Appeals by Archie’s parents
Archie’s parents applied to the Court of Appeal for permission to appeal the decision of Justice Hayden.
The Court of Appeal noted that in determining issues of this nature it is required to afford paramount consideration to the best interests, in the widest sense, of the individual child. The question of whether the judgment of Justice Hayden demonstrated that this was his approach was at the centre of the parents’ case on appeal.
On 25 July 2022, the three appeal judges dismissed the parents’ attempt to overturn the lower court’s ruling, stating:
“Whilst it is, most sadly, correct that it was the medical evidence that ultimately determined the outcome of the judge’s best interest determination, he had clearly taken full account of the countervailing factors. Those factors, and in particular Archie’s individual feelings and religious beliefs, were insufficient to avoid a finding that the continuation of life-sustaining treatment was no longer in the best interests of this moribund child, who is weeks away from a death which will otherwise occur from a gradual further deterioration and then failure of his organs followed by the failure of his heart.
Consent can only be given to medical treatment where it is in the patient’s best interests and the consequence of the judge’s assessment is that continued life-sustaining treatment for Archie will not be lawful, even for a period of days or weeks.”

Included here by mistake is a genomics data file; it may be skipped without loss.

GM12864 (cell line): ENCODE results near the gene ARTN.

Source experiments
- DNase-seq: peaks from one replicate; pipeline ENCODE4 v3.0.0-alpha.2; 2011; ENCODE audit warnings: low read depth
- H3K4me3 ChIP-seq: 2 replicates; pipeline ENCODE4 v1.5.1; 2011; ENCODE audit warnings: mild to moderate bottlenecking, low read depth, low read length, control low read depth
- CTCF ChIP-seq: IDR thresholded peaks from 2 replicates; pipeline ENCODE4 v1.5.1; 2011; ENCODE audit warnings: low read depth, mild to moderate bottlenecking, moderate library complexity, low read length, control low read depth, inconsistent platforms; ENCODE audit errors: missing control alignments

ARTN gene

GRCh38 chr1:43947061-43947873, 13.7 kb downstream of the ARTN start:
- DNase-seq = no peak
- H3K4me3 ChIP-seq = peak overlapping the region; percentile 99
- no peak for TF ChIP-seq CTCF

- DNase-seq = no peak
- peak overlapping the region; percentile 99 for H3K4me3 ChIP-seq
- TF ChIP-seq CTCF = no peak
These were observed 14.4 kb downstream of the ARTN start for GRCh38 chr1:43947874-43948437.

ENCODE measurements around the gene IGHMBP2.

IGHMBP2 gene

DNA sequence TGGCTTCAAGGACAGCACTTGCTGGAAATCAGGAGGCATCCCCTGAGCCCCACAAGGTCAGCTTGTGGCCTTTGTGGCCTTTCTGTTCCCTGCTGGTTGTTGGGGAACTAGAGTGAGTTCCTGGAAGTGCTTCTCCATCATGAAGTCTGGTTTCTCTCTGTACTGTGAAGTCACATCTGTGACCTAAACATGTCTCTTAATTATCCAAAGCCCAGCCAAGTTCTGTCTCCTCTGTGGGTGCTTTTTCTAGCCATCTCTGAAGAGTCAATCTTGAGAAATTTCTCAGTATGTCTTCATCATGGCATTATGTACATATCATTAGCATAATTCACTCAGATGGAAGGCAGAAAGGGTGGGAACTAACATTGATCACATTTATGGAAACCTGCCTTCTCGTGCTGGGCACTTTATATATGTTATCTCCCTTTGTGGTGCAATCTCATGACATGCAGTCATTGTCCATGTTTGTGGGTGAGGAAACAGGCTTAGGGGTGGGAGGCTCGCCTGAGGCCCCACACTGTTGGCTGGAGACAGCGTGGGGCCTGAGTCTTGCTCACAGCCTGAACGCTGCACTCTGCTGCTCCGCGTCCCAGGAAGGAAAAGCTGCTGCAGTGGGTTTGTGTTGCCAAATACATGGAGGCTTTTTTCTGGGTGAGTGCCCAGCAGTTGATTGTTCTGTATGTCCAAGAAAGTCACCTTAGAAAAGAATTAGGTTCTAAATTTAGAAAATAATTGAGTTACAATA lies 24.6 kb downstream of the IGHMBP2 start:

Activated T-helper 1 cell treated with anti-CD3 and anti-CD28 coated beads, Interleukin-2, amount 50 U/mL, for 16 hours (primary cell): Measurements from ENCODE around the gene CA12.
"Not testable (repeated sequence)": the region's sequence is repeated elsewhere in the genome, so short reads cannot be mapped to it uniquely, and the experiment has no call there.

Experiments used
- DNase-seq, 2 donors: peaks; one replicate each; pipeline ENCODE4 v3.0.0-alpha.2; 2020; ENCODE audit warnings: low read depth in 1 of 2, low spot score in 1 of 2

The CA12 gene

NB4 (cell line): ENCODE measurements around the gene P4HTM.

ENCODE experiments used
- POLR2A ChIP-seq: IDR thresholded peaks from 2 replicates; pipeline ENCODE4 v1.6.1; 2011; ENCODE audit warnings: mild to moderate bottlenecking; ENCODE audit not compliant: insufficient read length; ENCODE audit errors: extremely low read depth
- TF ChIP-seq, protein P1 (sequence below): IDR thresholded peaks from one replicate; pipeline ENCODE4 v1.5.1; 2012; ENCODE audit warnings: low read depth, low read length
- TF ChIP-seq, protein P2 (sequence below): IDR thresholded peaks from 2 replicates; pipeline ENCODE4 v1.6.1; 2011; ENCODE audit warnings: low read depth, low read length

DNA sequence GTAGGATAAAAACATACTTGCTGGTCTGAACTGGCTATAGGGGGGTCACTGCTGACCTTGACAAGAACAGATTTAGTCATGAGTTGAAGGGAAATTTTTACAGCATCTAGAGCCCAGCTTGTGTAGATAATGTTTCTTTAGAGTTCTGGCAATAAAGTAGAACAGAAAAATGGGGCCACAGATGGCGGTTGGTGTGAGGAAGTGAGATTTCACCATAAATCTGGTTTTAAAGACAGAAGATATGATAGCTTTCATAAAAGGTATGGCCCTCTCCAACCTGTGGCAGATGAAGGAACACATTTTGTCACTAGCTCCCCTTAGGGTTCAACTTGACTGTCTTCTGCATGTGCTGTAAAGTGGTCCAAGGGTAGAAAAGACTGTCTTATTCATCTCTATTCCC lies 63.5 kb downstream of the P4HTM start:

A legal stay on the termination of treatment at the Royal London Hospital was extended to 1pm on Monday, 1 August 2022 to allow the Court of Appeal to consider a request from the UN Committee on the Rights of Persons with Disabilities.
In declining to order a further stay, the Court of Appeal on Monday stated "Every day he continues to be given life-sustaining treatment is contrary to his best interests, so a stay, even for a short time is against his best interests." The UN convention which the request for postponement was based on was "not part of the law of the United Kingdom".
As a result, in the absence of any intervening orders from the Supreme Court, the removal of mechanical ventilation is expected to proceed in the hours ahead.
Like the UK, Australian courts, when called upon to consider medical treatment of children, are guided by the question of the best interests of the child. This is a test which encompasses social, cultural and religious factors as well as medical evidence. While the courts take account of the views of the child’s parents, as in Archie’s case this is not determinative.
External factors, such as pressures on hospitals and lack of ICU beds, are not considered relevant. Australian courts tend to have regard to the invasiveness of the medical interventions required to sustain life when considering whether treatment is consistent with a patient’s dignity, privacy and autonomy. This is the case even where the medical evidence indicates that the patient has no awareness and would not be experiencing any pain.